MESSAGE OF JOHN PAUL II
Dear Italian Bishops,
1. With great joy I express my affection and my warmest congratulations to all of you who have gathered for your 49th General Assembly on the happy occasion of the 50th anniversary of the establishment of the Italian Bishops' Conference (CEI).
With you I thank the Lord, Source of all good, for these 50 years of faithful, generous and enlightened collegial service to the Church in Italy and to the beloved Italian nation. I remember with gratitude and sadness the bishops who helped make your Conference prosper and whom the Lord has now received into his dwelling of light and peace.
Grafted onto the great legacy and living tradition of Christian faith, holiness and culture created in Italy by apostolic preaching from the earliest years of the Christian era (cf. Letter to the Italian Bishops, 6 January 1994, n. 1; ORE, 19 January 1994, p. 5), your Bishops' Conference has greatly contributed to preserving and renewing this legacy and tradition in the present historical circumstances, with a special and important reference to that fundamental ecclesial event, the Second Vatican Council, from which even today we receive indications about the paths we are to take for the proclamation and witness of the Gospel in the century that has just begun.
CEI's work: pastoral programmes, Caritas, conventions, catechisms, Christian cultural project
With the national ecclesial conventions that have marked the last three decades, the representatives of the entire People of God have been called to assume ever greater responsibility for reviving the Christian presence in Italy and adapting it to the changing circumstances. In recent years, with the formulation and first implementation of its Christian "cultural project", your Conference has known how to devise a way to respond to that decisive challenge: the evangelization of the culture of our time.
3. Dear Italian Bishops, in the Bull of Indiction of the Great Jubilee Incarnationis mysterium, I affirmed that "the journey of believers towards the third millennium is in no way weighed down by the weariness which the burden of 2,000 years of history could bring with it" (n. 2). These words are particularly true of Italy, as is attested by the intensity of spiritual life and extraordinary capacity for presence and service of so many of your communities.
So let us not lose heart, even when we face the undeniable and serious difficulties, in Italy as in many other countries, that undermine the Christian faith and the very foundations of human civilization; rather, let us renew and deepen our faith in the Lord, who manifests his power in our weakness (cf. II Cor 12,9) and whose mercy is always able to overcome evil with good.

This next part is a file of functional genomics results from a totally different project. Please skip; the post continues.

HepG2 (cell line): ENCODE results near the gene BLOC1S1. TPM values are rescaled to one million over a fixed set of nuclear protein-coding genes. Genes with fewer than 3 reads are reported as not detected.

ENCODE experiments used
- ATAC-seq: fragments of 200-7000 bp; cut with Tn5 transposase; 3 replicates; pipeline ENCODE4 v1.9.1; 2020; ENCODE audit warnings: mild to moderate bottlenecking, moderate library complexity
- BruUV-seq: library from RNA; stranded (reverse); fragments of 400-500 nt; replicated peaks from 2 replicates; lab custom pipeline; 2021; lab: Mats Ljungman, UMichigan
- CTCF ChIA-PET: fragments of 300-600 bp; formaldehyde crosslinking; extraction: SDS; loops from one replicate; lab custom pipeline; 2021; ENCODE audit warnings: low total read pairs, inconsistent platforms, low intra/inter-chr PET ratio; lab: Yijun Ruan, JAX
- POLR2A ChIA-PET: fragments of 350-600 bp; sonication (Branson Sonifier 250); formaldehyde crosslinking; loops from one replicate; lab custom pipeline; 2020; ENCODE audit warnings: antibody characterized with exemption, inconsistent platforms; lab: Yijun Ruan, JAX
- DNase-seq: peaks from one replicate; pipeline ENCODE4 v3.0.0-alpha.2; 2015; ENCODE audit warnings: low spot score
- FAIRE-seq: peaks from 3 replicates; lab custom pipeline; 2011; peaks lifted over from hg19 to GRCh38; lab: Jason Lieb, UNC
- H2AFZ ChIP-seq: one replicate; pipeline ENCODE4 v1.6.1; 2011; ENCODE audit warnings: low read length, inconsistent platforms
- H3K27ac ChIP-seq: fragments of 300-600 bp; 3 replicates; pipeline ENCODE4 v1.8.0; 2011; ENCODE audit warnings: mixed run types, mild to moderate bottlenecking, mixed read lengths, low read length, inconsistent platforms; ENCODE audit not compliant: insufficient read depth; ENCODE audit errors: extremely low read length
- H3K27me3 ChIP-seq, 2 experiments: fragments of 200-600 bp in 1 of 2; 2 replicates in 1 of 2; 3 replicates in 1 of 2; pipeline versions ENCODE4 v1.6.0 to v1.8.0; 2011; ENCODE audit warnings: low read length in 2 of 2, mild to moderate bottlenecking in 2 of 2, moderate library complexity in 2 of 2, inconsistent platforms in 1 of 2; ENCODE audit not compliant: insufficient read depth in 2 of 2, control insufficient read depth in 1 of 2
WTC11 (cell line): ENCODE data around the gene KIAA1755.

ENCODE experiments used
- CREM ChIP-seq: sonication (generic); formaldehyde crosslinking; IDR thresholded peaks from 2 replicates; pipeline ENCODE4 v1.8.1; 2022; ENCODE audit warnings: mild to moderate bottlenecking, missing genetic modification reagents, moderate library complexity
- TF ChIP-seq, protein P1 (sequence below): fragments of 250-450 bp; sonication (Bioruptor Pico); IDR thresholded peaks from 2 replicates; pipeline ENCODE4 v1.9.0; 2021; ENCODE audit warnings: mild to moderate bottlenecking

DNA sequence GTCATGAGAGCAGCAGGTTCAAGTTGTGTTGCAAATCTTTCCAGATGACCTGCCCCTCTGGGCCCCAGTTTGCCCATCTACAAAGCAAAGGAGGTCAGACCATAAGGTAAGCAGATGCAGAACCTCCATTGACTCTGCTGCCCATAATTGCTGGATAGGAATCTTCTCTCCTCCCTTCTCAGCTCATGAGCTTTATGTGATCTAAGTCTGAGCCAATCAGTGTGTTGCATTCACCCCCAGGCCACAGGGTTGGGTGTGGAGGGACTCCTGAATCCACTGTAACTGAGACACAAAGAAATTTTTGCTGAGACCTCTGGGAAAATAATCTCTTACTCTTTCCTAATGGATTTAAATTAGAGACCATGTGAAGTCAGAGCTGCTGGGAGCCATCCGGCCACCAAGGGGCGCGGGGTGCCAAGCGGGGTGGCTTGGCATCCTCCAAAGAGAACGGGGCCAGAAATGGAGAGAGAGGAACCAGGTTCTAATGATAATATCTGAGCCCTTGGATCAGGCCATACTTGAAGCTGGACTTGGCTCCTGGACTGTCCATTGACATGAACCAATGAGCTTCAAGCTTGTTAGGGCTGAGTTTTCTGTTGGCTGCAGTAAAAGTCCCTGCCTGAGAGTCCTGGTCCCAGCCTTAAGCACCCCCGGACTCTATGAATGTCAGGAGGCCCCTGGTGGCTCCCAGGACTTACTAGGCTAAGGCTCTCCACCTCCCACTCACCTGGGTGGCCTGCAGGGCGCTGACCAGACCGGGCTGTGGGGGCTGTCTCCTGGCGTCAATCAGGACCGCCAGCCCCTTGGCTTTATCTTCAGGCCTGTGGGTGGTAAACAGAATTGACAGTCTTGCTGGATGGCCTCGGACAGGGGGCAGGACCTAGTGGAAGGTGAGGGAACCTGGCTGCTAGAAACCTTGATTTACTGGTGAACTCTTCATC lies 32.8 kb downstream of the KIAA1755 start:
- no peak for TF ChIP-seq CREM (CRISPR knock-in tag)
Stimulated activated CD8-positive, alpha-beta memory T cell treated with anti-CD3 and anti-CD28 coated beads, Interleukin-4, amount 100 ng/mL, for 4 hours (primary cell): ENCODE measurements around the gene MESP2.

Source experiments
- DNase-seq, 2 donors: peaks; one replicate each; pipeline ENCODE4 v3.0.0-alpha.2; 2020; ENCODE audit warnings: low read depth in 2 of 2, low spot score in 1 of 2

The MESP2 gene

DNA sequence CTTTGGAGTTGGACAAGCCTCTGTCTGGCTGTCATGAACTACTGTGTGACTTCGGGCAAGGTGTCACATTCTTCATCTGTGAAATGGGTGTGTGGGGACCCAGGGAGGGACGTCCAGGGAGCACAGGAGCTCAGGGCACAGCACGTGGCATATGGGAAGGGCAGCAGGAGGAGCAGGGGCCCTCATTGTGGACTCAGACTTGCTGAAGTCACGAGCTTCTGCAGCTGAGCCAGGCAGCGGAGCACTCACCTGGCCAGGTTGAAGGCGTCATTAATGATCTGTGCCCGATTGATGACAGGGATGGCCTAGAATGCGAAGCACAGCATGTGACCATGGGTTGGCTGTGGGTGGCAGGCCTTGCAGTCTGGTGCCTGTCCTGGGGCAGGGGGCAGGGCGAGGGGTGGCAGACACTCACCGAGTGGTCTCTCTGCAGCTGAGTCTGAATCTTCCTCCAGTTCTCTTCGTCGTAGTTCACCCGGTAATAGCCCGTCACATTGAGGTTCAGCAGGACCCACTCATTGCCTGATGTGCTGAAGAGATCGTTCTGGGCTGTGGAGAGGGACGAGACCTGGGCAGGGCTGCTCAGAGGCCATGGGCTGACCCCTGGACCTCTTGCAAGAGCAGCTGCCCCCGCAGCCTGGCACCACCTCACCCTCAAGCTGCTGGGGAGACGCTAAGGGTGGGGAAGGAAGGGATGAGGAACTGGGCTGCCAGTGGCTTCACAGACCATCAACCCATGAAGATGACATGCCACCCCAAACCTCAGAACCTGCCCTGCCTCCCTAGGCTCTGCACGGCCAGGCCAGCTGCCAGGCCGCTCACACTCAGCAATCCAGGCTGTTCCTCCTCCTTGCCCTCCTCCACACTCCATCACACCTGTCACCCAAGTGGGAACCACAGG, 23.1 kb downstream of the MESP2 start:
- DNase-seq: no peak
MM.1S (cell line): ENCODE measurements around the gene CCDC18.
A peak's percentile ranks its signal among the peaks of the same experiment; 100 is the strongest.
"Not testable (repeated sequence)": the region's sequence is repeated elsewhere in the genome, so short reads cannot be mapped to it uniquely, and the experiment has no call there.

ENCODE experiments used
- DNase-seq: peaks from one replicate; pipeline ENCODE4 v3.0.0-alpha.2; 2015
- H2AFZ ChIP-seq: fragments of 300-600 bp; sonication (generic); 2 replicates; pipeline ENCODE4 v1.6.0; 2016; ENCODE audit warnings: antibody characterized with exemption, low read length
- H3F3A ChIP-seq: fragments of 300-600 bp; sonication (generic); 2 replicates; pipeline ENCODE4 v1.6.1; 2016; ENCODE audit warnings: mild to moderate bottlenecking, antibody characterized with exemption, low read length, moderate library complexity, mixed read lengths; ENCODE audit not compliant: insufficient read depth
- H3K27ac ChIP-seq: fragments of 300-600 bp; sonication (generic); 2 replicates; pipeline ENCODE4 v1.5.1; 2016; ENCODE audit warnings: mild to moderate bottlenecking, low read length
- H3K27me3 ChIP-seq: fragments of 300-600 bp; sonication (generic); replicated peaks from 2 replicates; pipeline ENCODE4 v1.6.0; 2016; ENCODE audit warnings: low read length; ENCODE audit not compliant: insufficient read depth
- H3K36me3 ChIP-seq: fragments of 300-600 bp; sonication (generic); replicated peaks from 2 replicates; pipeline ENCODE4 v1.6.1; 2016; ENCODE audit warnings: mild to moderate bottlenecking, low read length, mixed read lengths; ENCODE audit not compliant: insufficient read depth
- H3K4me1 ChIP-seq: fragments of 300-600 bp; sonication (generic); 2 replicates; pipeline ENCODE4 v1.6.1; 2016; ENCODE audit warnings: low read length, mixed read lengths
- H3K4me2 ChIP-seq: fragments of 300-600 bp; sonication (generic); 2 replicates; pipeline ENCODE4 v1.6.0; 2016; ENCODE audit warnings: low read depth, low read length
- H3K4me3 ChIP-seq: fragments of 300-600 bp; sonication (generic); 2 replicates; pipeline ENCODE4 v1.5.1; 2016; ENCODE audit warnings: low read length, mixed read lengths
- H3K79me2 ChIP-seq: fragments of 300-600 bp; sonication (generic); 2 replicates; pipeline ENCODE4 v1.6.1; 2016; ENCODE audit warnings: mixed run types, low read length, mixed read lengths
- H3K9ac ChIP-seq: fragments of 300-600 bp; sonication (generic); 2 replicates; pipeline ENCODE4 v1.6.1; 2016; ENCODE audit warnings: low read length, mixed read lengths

4. Dear Brothers, on this most important occasion of your Conference's 50th anniversary, I would like to reaffirm my affection, support and spiritual closeness. Persevere with great charity and serene firmness in exercising your pastoral responsibilities. Continue, in particular, to pay special attention to families and to the acceptance and defence of life, encouraging family ministry and supporting the rights of the family founded on marriage. Always have great confidence in children and young people and spare no efforts in encouraging their genuine education, first of all in the family, then at school and in the ecclesial communities. The 17th World Youth Day that awaits us in Toronto this July gives a further impetus to this common commitment.
Looking to the Church's future and her missionary dimension and presence, be ardently committed to encouraging authentic Christian vocations, especially to the priesthood and to the consecrated life. Today too, in fact, the Lord is giving the Church all the vocations she needs, but it is up to us, with prayer, the witness of our lives and pastoral concern, to ensure that they are not lost.
Continue to be credible witnesses to solidarity and generous peacemakers. Indeed, our world, ever more interdependent yet marked by deep, underlying divisions, stands in great need of true peace.
The beloved Italian nation also needs to find social harmony and undertake a sincere quest for the common good to regain its inner and social strength, and make its own contribution to building ever more just and supportive international relations.
Dear Brothers in the Episcopate, by virtue of its history, culture, and current Christian vitality, Italy can truly play an important role to ensure that the Europe in the making does not lose its spiritual roots, but, on the contrary, finds the faith lived out by Christians an inspiration and an incentive in its journey towards unity. Doing your utmost to this end is a legitimate part of your mission as Italian Bishops.
At your General Assembly you will be giving special attention to the most important and fundamental topic of all: the proclamation of Jesus Christ, the one Saviour and Redeemer, in the context of the cultural and religious pluralism of today. May the Assembly be an intense and joyful experience of communion for each one of you that will give you new energy in the daily effort of our ministry.
I join in your prayer and with you, I remember before the Lord each one of your Churches, your beloved priests, the deacons and seminarians, the men and women religious, the lay faithful and their families, the authorities and the entire Italian people.
As a pledge of my affection I impart to you all my Apostolic Blessing, to favour continuous divine assistence.